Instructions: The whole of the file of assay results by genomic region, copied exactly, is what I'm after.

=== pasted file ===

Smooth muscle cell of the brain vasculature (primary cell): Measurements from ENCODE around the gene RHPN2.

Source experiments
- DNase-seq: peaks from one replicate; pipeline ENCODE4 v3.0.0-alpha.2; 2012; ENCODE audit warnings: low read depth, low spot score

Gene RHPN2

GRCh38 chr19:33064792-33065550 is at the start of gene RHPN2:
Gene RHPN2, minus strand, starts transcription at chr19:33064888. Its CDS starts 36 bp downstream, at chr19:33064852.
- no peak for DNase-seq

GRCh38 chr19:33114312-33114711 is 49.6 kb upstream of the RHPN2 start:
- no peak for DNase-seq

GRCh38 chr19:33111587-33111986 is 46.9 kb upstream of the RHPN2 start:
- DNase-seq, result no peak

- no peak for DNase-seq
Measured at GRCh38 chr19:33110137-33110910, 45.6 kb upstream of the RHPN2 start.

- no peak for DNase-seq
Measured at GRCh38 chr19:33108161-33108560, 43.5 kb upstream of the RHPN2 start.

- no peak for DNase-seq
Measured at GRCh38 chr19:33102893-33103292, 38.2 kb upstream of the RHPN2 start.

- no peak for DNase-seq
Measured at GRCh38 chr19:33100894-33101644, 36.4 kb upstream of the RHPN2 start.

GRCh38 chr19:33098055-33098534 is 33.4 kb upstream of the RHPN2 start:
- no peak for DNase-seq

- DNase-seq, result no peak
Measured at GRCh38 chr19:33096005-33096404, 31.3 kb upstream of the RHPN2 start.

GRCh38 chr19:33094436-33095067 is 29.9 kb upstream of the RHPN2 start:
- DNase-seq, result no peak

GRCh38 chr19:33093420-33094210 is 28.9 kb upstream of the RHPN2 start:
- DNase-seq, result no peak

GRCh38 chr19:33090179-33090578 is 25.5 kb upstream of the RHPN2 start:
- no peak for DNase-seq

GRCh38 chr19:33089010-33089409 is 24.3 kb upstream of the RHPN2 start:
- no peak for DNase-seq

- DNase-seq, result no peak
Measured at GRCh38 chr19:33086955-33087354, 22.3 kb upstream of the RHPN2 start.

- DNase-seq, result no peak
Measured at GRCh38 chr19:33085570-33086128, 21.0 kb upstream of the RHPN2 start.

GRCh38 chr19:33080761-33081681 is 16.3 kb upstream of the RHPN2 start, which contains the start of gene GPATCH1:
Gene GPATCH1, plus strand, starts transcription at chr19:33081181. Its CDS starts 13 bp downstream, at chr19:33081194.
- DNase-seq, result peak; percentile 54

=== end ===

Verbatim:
Smooth muscle cell of the brain vasculature (primary cell): Measurements from ENCODE around the gene RHPN2.

Source experiments
- DNase-seq: peaks from one replicate; pipeline ENCODE4 v3.0.0-alpha.2; 2012; ENCODE audit warnings: low read depth, low spot score

Gene RHPN2

GRCh38 chr19:33064792-33065550 is at the start of gene RHPN2:
Gene RHPN2, minus strand, starts transcription at chr19:33064888. Its CDS starts 36 bp downstream, at chr19:33064852.
- no peak for DNase-seq

GRCh38 chr19:33114312-33114711 is 49.6 kb upstream of the RHPN2 start:
- no peak for DNase-seq

GRCh38 chr19:33111587-33111986 is 46.9 kb upstream of the RHPN2 start:
- DNase-seq, result no peak

- no peak for DNase-seq
Measured at GRCh38 chr19:33110137-33110910, 45.6 kb upstream of the RHPN2 start.

- no peak for DNase-seq
Measured at GRCh38 chr19:33108161-33108560, 43.5 kb upstream of the RHPN2 start.

- no peak for DNase-seq
Measured at GRCh38 chr19:33102893-33103292, 38.2 kb upstream of the RHPN2 start.

- no peak for DNase-seq
Measured at GRCh38 chr19:33100894-33101644, 36.4 kb upstream of the RHPN2 start.

GRCh38 chr19:33098055-33098534 is 33.4 kb upstream of the RHPN2 start:
- no peak for DNase-seq

- DNase-seq, result no peak
Measured at GRCh38 chr19:33096005-33096404, 31.3 kb upstream of the RHPN2 start.

GRCh38 chr19:33094436-33095067 is 29.9 kb upstream of the RHPN2 start:
- DNase-seq, result no peak

GRCh38 chr19:33093420-33094210 is 28.9 kb upstream of the RHPN2 start:
- DNase-seq, result no peak

GRCh38 chr19:33090179-33090578 is 25.5 kb upstream of the RHPN2 start:
- no peak for DNase-seq

GRCh38 chr19:33089010-33089409 is 24.3 kb upstream of the RHPN2 start:
- no peak for DNase-seq

- DNase-seq, result no peak
Measured at GRCh38 chr19:33086955-33087354, 22.3 kb upstream of the RHPN2 start.

- DNase-seq, result no peak
Measured at GRCh38 chr19:33085570-33086128, 21.0 kb upstream of the RHPN2 start.

GRCh38 chr19:33080761-33081681 is 16.3 kb upstream of the RHPN2 start, which contains the start of gene GPATCH1:
Gene GPATCH1, plus strand, starts transcription at chr19:33081181. Its CDS starts 13 bp downstream, at chr19:33081194.
- DNase-seq, result peak; percentile 54